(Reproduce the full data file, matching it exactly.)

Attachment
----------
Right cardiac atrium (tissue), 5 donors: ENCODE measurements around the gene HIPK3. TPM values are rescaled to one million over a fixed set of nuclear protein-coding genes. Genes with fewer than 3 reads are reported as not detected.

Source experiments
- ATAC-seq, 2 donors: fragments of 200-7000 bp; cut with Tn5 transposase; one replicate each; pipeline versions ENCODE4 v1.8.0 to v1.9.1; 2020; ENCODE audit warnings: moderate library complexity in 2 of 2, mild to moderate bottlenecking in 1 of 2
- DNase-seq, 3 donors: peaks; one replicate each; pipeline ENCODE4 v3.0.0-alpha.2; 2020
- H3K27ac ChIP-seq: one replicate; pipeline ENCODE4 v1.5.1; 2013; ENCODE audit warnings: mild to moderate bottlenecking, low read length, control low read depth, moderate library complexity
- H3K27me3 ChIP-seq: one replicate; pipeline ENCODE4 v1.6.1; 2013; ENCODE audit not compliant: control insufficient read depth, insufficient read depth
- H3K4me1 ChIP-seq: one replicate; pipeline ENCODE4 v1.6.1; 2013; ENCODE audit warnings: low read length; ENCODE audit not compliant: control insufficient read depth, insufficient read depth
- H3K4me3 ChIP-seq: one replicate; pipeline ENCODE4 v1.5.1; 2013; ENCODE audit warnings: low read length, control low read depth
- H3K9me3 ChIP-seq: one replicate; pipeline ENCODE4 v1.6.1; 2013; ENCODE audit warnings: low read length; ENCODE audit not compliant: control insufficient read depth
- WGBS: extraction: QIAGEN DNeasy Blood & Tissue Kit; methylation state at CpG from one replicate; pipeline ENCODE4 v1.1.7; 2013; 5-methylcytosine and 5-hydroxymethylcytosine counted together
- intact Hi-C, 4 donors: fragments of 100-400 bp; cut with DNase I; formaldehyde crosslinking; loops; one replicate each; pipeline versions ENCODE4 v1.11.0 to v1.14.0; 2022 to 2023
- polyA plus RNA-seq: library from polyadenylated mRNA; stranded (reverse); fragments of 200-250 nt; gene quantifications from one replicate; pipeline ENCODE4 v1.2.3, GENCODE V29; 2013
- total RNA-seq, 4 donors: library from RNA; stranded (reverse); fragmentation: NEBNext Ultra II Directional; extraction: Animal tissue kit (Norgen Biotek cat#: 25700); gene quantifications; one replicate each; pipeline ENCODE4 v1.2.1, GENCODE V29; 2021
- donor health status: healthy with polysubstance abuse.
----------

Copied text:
Right cardiac atrium (tissue), 5 donors: ENCODE measurements around the gene HIPK3. TPM values are rescaled to one million over a fixed set of nuclear protein-coding genes. Genes with fewer than 3 reads are reported as not detected.

Source experiments
- ATAC-seq, 2 donors: fragments of 200-7000 bp; cut with Tn5 transposase; one replicate each; pipeline versions ENCODE4 v1.8.0 to v1.9.1; 2020; ENCODE audit warnings: moderate library complexity in 2 of 2, mild to moderate bottlenecking in 1 of 2
- DNase-seq, 3 donors: peaks; one replicate each; pipeline ENCODE4 v3.0.0-alpha.2; 2020
- H3K27ac ChIP-seq: one replicate; pipeline ENCODE4 v1.5.1; 2013; ENCODE audit warnings: mild to moderate bottlenecking, low read length, control low read depth, moderate library complexity
- H3K27me3 ChIP-seq: one replicate; pipeline ENCODE4 v1.6.1; 2013; ENCODE audit not compliant: control insufficient read depth, insufficient read depth
- H3K4me1 ChIP-seq: one replicate; pipeline ENCODE4 v1.6.1; 2013; ENCODE audit warnings: low read length; ENCODE audit not compliant: control insufficient read depth, insufficient read depth
- H3K4me3 ChIP-seq: one replicate; pipeline ENCODE4 v1.5.1; 2013; ENCODE audit warnings: low read length, control low read depth
- H3K9me3 ChIP-seq: one replicate; pipeline ENCODE4 v1.6.1; 2013; ENCODE audit warnings: low read length; ENCODE audit not compliant: control insufficient read depth
- WGBS: extraction: QIAGEN DNeasy Blood & Tissue Kit; methylation state at CpG from one replicate; pipeline ENCODE4 v1.1.7; 2013; 5-methylcytosine and 5-hydroxymethylcytosine counted together
- intact Hi-C, 4 donors: fragments of 100-400 bp; cut with DNase I; formaldehyde crosslinking; loops; one replicate each; pipeline versions ENCODE4 v1.11.0 to v1.14.0; 2022 to 2023
- polyA plus RNA-seq: library from polyadenylated mRNA; stranded (reverse); fragments of 200-250 nt; gene quantifications from one replicate; pipeline ENCODE4 v1.2.3, GENCODE V29; 2013
- total RNA-seq, 4 donors: library from RNA; stranded (reverse); fragmentation: NEBNext Ultra II Directional; extraction: Animal tissue kit (Norgen Biotek cat#: 25700); gene quantifications; one replicate each; pipeline ENCODE4 v1.2.1, GENCODE V29; 2021
- donor health status: healthy with polysubstance abuse.